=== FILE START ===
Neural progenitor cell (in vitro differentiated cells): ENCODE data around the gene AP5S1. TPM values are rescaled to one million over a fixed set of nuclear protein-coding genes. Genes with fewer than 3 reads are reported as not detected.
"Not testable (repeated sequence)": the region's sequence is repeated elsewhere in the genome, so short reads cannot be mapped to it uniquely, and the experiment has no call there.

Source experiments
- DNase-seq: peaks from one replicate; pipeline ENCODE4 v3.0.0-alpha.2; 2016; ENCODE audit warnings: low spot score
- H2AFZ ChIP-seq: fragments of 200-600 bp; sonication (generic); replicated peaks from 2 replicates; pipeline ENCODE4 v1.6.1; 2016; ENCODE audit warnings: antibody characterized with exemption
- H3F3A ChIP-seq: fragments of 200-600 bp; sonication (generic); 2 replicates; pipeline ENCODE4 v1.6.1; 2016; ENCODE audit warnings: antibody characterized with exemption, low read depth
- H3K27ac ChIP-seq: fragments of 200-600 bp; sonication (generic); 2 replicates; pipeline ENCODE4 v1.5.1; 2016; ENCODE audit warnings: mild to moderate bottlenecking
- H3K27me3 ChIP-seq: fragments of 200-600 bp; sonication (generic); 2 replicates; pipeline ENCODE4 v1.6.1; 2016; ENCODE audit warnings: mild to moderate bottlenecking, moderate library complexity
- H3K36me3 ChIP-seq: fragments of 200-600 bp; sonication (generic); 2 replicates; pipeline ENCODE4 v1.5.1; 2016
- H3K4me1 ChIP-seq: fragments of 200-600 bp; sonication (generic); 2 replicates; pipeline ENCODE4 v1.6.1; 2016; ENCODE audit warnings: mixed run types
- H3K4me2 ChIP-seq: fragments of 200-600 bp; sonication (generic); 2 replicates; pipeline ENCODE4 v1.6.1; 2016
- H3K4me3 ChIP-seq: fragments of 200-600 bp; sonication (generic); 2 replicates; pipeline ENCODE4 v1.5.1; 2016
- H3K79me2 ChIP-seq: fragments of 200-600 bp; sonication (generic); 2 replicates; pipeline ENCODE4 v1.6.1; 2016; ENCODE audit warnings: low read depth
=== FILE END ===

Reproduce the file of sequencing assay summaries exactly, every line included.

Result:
Neural progenitor cell (in vitro differentiated cells): ENCODE data around the gene AP5S1. TPM values are rescaled to one million over a fixed set of nuclear protein-coding genes. Genes with fewer than 3 reads are reported as not detected.
"Not testable (repeated sequence)": the region's sequence is repeated elsewhere in the genome, so short reads cannot be mapped to it uniquely, and the experiment has no call there.

Source experiments
- DNase-seq: peaks from one replicate; pipeline ENCODE4 v3.0.0-alpha.2; 2016; ENCODE audit warnings: low spot score
- H2AFZ ChIP-seq: fragments of 200-600 bp; sonication (generic); replicated peaks from 2 replicates; pipeline ENCODE4 v1.6.1; 2016; ENCODE audit warnings: antibody characterized with exemption
- H3F3A ChIP-seq: fragments of 200-600 bp; sonication (generic); 2 replicates; pipeline ENCODE4 v1.6.1; 2016; ENCODE audit warnings: antibody characterized with exemption, low read depth
- H3K27ac ChIP-seq: fragments of 200-600 bp; sonication (generic); 2 replicates; pipeline ENCODE4 v1.5.1; 2016; ENCODE audit warnings: mild to moderate bottlenecking
- H3K27me3 ChIP-seq: fragments of 200-600 bp; sonication (generic); 2 replicates; pipeline ENCODE4 v1.6.1; 2016; ENCODE audit warnings: mild to moderate bottlenecking, moderate library complexity
- H3K36me3 ChIP-seq: fragments of 200-600 bp; sonication (generic); 2 replicates; pipeline ENCODE4 v1.5.1; 2016
- H3K4me1 ChIP-seq: fragments of 200-600 bp; sonication (generic); 2 replicates; pipeline ENCODE4 v1.6.1; 2016; ENCODE audit warnings: mixed run types
- H3K4me2 ChIP-seq: fragments of 200-600 bp; sonication (generic); 2 replicates; pipeline ENCODE4 v1.6.1; 2016
- H3K4me3 ChIP-seq: fragments of 200-600 bp; sonication (generic); 2 replicates; pipeline ENCODE4 v1.5.1; 2016
- H3K79me2 ChIP-seq: fragments of 200-600 bp; sonication (generic); 2 replicates; pipeline ENCODE4 v1.6.1; 2016; ENCODE audit warnings: low read depth